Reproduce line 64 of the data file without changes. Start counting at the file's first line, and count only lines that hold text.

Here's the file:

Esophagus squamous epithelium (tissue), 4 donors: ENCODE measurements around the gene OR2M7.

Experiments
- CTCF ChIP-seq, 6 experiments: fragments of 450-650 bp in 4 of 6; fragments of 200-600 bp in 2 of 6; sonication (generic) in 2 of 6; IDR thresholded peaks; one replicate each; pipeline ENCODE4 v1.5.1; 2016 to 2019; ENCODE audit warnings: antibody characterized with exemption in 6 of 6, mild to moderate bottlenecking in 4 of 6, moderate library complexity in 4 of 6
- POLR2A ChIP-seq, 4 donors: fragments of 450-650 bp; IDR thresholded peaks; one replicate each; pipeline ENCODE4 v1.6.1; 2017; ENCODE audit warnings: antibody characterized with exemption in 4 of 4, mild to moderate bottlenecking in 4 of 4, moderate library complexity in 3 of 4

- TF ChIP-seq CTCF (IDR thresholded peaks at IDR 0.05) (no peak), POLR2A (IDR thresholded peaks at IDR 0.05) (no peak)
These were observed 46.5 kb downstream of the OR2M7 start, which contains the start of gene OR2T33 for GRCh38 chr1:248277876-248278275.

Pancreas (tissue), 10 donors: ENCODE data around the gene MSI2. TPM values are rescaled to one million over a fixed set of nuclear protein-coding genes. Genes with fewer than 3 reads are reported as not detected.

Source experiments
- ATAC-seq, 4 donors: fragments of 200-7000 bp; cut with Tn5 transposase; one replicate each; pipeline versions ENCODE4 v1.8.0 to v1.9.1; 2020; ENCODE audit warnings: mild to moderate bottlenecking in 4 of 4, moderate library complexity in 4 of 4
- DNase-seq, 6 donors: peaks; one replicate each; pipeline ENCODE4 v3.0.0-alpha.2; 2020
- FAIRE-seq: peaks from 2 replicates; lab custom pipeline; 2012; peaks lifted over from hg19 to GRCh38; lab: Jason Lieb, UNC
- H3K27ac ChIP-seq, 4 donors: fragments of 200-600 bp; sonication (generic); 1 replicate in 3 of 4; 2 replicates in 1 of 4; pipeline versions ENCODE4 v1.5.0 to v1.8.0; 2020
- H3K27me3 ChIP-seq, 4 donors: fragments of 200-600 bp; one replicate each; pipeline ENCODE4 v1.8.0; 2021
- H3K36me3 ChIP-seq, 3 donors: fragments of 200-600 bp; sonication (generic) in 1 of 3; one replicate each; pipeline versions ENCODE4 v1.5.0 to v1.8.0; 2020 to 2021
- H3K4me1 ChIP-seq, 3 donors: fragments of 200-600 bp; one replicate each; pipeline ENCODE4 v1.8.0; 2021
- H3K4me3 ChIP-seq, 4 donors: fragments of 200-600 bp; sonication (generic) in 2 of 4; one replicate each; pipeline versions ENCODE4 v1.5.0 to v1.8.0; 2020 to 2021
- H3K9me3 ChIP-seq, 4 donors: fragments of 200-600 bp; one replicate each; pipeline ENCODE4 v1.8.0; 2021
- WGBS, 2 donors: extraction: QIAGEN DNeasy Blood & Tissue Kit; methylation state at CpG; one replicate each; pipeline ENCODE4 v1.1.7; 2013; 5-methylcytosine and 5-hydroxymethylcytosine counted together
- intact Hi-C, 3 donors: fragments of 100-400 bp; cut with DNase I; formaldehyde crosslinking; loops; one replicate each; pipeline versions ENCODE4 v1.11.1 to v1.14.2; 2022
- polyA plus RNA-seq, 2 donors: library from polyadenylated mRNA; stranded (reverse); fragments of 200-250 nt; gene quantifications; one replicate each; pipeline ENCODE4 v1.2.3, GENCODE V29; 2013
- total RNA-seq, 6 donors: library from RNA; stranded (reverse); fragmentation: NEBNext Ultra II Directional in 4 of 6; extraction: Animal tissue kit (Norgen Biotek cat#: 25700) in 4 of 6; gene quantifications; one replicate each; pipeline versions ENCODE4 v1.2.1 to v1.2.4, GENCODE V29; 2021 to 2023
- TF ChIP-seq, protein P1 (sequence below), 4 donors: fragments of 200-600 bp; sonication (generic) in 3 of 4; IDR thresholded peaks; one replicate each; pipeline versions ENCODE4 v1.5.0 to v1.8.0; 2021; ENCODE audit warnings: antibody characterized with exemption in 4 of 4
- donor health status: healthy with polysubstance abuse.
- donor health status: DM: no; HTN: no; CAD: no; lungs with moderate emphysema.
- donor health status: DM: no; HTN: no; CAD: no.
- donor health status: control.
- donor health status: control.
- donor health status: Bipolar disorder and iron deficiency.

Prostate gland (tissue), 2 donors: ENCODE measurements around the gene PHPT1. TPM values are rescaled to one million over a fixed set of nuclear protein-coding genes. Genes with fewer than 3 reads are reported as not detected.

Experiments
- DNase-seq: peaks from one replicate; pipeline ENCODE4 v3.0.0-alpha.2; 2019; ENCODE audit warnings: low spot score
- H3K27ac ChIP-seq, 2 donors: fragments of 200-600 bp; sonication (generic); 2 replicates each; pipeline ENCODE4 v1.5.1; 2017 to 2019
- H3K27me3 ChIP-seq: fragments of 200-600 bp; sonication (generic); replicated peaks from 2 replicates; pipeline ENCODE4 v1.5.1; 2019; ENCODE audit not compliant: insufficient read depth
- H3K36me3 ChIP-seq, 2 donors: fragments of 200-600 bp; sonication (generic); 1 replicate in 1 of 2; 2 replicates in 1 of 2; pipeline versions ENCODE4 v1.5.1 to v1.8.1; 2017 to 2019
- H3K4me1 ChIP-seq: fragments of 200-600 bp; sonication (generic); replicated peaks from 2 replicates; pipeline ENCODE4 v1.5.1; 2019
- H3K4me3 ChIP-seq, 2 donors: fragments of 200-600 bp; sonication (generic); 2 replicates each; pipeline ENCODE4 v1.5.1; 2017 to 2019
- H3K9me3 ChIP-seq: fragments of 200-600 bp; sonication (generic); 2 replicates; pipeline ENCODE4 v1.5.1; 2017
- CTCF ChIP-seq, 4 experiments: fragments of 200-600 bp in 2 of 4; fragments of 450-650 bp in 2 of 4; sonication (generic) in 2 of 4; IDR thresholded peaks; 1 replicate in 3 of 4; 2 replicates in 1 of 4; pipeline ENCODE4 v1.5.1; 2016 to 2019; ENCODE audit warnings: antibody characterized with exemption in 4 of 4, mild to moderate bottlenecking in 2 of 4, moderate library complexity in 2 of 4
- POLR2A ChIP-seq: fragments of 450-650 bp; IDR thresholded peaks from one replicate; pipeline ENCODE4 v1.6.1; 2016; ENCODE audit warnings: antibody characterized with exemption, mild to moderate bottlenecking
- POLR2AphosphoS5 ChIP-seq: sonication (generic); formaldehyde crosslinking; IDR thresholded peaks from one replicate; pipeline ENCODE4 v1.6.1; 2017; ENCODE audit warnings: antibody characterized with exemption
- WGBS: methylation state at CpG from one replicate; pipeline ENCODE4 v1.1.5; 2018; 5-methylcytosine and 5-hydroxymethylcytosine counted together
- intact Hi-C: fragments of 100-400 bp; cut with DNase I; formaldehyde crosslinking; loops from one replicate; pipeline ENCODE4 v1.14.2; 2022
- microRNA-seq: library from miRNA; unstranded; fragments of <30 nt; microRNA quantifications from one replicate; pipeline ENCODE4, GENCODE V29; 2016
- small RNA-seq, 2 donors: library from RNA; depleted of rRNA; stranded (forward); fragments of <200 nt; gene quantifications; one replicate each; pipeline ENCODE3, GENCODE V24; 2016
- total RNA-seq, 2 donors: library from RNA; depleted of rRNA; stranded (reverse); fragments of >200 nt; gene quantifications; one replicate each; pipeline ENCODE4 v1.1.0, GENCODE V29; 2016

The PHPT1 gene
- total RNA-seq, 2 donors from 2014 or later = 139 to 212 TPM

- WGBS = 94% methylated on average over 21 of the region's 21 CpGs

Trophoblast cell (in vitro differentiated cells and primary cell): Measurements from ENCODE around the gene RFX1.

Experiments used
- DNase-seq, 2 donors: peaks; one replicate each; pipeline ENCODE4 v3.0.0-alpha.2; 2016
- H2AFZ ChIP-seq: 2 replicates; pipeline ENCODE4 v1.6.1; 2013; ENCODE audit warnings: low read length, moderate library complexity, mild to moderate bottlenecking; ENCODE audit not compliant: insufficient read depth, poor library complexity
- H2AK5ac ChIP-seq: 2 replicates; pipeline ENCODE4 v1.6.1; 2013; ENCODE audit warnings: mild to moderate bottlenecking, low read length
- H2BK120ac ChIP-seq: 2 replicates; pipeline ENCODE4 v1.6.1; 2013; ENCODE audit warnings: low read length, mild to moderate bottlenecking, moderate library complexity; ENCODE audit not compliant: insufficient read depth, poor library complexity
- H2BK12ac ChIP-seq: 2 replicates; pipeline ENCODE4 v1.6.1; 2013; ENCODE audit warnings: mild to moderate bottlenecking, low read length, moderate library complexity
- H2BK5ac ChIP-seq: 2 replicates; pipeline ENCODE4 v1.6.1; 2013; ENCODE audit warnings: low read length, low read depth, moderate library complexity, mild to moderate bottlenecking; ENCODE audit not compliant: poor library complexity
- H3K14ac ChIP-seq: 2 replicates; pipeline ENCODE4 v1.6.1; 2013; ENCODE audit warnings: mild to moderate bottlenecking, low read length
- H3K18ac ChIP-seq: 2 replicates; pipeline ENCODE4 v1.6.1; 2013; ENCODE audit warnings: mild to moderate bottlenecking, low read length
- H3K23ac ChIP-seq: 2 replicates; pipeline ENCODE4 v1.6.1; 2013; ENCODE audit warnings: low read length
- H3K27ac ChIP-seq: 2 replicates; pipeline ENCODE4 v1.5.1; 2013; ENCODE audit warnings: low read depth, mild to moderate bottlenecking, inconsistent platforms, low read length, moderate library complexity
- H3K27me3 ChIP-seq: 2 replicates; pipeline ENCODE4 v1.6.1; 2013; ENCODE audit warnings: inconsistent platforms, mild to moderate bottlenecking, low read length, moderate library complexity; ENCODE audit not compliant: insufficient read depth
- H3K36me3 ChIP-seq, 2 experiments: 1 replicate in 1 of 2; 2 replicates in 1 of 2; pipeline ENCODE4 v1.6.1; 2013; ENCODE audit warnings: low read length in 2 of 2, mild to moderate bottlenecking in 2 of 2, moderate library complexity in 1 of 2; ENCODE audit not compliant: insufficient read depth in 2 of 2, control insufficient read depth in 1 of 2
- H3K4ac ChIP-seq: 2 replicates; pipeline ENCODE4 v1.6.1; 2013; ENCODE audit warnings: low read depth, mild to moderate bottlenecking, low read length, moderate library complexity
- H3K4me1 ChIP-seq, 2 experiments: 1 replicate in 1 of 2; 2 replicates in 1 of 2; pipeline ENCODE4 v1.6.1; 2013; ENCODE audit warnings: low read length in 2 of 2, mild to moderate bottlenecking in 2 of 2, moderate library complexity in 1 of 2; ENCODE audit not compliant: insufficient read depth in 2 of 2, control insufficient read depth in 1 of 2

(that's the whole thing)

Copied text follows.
- H3K4me1 ChIP-seq, 2 experiments: 1 replicate in 1 of 2; 2 replicates in 1 of 2; pipeline ENCODE4 v1.6.1; 2013; ENCODE audit warnings: low read length in 2 of 2, mild to moderate bottlenecking in 2 of 2, moderate library complexity in 1 of 2; ENCODE audit not compliant: insufficient read depth in 2 of 2, control insufficient read depth in 1 of 2